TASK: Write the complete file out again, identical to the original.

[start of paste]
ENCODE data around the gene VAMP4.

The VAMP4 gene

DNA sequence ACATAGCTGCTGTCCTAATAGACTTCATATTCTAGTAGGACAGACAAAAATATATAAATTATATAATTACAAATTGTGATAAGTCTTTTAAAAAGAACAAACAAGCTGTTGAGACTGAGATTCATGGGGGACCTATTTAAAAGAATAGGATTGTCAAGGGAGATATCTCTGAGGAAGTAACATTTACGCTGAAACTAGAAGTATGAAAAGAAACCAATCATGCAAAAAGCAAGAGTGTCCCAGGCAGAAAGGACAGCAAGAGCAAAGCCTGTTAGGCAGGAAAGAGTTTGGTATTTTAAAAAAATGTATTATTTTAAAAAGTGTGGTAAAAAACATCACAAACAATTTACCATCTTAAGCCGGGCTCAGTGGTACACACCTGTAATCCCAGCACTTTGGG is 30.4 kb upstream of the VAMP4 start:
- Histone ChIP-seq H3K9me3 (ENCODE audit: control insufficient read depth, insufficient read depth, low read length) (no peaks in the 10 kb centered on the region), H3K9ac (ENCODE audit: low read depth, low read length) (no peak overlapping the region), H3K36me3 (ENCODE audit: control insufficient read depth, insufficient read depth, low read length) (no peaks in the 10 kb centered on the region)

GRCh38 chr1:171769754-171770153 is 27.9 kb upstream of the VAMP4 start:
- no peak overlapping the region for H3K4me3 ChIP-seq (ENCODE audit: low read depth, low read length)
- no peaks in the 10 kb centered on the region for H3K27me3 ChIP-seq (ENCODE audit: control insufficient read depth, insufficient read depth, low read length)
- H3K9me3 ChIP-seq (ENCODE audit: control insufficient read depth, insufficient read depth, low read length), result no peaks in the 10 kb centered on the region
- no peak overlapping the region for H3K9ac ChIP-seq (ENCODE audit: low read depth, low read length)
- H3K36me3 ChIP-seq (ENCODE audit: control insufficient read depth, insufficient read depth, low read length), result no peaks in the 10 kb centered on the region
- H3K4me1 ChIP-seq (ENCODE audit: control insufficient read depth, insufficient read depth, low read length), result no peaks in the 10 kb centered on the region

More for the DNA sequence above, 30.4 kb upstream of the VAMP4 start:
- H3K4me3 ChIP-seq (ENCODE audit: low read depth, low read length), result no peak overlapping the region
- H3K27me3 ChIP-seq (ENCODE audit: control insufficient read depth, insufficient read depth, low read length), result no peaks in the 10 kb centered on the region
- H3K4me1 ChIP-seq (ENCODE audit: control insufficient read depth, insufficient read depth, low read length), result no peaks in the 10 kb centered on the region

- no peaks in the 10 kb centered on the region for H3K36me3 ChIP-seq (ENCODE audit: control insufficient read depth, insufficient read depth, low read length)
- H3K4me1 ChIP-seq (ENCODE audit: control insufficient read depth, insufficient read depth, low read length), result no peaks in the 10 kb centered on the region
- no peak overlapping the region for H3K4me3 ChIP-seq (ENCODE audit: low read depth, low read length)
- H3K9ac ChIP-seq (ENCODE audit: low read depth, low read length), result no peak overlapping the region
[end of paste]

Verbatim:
ENCODE data around the gene VAMP4.

The VAMP4 gene

DNA sequence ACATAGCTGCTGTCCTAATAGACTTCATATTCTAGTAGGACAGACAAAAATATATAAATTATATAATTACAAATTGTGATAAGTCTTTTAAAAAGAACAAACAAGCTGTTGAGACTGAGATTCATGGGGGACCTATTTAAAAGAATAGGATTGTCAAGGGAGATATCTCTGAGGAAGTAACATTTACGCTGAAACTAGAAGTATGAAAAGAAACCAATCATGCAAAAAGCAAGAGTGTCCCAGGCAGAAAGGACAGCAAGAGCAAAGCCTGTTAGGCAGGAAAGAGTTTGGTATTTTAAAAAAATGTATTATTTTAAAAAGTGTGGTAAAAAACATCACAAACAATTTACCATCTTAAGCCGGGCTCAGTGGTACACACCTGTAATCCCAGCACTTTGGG is 30.4 kb upstream of the VAMP4 start:
- Histone ChIP-seq H3K9me3 (ENCODE audit: control insufficient read depth, insufficient read depth, low read length) (no peaks in the 10 kb centered on the region), H3K9ac (ENCODE audit: low read depth, low read length) (no peak overlapping the region), H3K36me3 (ENCODE audit: control insufficient read depth, insufficient read depth, low read length) (no peaks in the 10 kb centered on the region)

GRCh38 chr1:171769754-171770153 is 27.9 kb upstream of the VAMP4 start:
- no peak overlapping the region for H3K4me3 ChIP-seq (ENCODE audit: low read depth, low read length)
- no peaks in the 10 kb centered on the region for H3K27me3 ChIP-seq (ENCODE audit: control insufficient read depth, insufficient read depth, low read length)
- H3K9me3 ChIP-seq (ENCODE audit: control insufficient read depth, insufficient read depth, low read length), result no peaks in the 10 kb centered on the region
- no peak overlapping the region for H3K9ac ChIP-seq (ENCODE audit: low read depth, low read length)
- H3K36me3 ChIP-seq (ENCODE audit: control insufficient read depth, insufficient read depth, low read length), result no peaks in the 10 kb centered on the region
- H3K4me1 ChIP-seq (ENCODE audit: control insufficient read depth, insufficient read depth, low read length), result no peaks in the 10 kb centered on the region

More for the DNA sequence above, 30.4 kb upstream of the VAMP4 start:
- H3K4me3 ChIP-seq (ENCODE audit: low read depth, low read length), result no peak overlapping the region
- H3K27me3 ChIP-seq (ENCODE audit: control insufficient read depth, insufficient read depth, low read length), result no peaks in the 10 kb centered on the region
- H3K4me1 ChIP-seq (ENCODE audit: control insufficient read depth, insufficient read depth, low read length), result no peaks in the 10 kb centered on the region

- no peaks in the 10 kb centered on the region for H3K36me3 ChIP-seq (ENCODE audit: control insufficient read depth, insufficient read depth, low read length)
- H3K4me1 ChIP-seq (ENCODE audit: control insufficient read depth, insufficient read depth, low read length), result no peaks in the 10 kb centered on the region
- no peak overlapping the region for H3K4me3 ChIP-seq (ENCODE audit: low read depth, low read length)
- H3K9ac ChIP-seq (ENCODE audit: low read depth, low read length), result no peak overlapping the region